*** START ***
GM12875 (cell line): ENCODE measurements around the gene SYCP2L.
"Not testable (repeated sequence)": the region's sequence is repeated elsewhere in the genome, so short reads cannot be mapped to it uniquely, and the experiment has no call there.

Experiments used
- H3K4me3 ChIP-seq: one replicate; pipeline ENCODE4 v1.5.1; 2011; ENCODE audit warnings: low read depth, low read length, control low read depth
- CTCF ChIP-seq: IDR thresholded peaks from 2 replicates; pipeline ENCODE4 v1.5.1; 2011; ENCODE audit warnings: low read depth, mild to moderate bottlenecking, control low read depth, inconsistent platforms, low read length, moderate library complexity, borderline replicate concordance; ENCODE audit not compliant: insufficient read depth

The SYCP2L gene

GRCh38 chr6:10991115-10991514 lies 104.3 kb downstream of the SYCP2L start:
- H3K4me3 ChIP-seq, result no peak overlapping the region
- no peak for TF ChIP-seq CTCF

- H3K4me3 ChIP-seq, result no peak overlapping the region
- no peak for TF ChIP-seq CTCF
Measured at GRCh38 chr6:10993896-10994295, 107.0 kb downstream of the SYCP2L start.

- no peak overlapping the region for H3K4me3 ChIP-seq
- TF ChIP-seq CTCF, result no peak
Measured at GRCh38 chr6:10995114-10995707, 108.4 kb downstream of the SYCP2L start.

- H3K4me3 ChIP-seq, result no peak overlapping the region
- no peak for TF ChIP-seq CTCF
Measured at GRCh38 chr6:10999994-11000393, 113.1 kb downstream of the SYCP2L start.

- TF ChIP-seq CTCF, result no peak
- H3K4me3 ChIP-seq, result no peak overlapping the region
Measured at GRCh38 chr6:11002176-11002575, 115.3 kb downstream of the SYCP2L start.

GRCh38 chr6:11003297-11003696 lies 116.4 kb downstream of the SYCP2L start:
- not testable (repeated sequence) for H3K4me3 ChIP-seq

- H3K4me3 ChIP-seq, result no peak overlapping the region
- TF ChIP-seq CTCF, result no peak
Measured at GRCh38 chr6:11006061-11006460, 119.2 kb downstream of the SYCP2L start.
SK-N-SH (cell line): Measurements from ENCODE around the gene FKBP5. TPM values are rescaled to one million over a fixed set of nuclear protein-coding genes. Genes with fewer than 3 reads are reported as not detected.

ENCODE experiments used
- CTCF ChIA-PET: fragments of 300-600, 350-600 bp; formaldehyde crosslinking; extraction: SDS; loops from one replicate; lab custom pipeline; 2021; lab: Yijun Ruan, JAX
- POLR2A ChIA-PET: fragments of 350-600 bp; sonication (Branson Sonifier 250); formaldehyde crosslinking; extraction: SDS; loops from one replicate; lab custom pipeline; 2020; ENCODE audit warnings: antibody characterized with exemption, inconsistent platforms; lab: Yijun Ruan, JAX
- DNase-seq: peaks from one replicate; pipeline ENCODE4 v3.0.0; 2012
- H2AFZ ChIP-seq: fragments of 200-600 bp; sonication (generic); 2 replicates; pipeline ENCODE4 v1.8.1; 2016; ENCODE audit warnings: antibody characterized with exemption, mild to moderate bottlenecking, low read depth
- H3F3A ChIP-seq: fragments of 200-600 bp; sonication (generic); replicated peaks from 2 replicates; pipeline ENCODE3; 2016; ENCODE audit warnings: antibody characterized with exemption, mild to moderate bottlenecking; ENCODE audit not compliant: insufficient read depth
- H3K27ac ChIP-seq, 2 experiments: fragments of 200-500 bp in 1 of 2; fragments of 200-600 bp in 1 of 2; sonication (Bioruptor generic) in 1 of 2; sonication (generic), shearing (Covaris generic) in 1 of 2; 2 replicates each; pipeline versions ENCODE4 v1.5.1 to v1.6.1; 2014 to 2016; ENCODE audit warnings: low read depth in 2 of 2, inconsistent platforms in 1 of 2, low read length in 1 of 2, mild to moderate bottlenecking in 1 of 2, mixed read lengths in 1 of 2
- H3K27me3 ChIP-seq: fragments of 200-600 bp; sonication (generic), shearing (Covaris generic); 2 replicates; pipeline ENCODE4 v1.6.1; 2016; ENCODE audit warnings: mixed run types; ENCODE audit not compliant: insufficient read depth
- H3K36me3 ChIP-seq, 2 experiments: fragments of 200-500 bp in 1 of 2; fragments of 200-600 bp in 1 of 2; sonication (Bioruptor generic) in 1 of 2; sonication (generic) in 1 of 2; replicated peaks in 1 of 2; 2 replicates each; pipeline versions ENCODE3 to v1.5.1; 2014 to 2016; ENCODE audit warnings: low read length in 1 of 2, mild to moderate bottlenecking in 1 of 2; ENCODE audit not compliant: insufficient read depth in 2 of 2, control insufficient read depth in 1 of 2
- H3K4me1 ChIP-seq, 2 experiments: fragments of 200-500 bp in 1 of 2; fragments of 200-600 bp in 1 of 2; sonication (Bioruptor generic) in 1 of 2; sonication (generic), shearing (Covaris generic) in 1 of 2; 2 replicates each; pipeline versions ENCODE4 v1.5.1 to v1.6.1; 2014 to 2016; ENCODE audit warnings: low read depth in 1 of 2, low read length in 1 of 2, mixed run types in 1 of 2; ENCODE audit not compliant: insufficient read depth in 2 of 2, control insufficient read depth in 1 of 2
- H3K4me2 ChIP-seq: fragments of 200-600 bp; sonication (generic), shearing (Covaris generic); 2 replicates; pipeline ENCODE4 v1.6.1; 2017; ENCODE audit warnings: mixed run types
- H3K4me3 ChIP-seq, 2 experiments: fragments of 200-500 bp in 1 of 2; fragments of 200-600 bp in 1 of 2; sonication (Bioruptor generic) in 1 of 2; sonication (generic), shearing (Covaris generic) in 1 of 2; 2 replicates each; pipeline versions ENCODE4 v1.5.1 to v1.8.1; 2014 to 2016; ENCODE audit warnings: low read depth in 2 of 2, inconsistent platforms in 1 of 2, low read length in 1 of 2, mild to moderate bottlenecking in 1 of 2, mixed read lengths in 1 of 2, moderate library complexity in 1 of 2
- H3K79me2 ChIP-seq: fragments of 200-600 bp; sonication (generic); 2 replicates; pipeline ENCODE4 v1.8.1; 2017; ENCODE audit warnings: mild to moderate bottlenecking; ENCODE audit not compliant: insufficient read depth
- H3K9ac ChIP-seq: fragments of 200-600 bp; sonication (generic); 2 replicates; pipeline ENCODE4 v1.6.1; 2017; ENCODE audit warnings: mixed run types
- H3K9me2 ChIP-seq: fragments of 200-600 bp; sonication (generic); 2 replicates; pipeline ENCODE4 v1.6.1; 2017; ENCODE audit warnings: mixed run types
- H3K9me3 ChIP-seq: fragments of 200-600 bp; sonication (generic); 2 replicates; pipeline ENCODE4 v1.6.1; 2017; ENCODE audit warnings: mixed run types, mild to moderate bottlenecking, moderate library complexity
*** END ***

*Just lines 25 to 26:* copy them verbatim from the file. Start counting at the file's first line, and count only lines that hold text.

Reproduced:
- TF ChIP-seq CTCF, result no peak
Measured at GRCh38 chr6:11006061-11006460, 119.2 kb downstream of the SYCP2L start.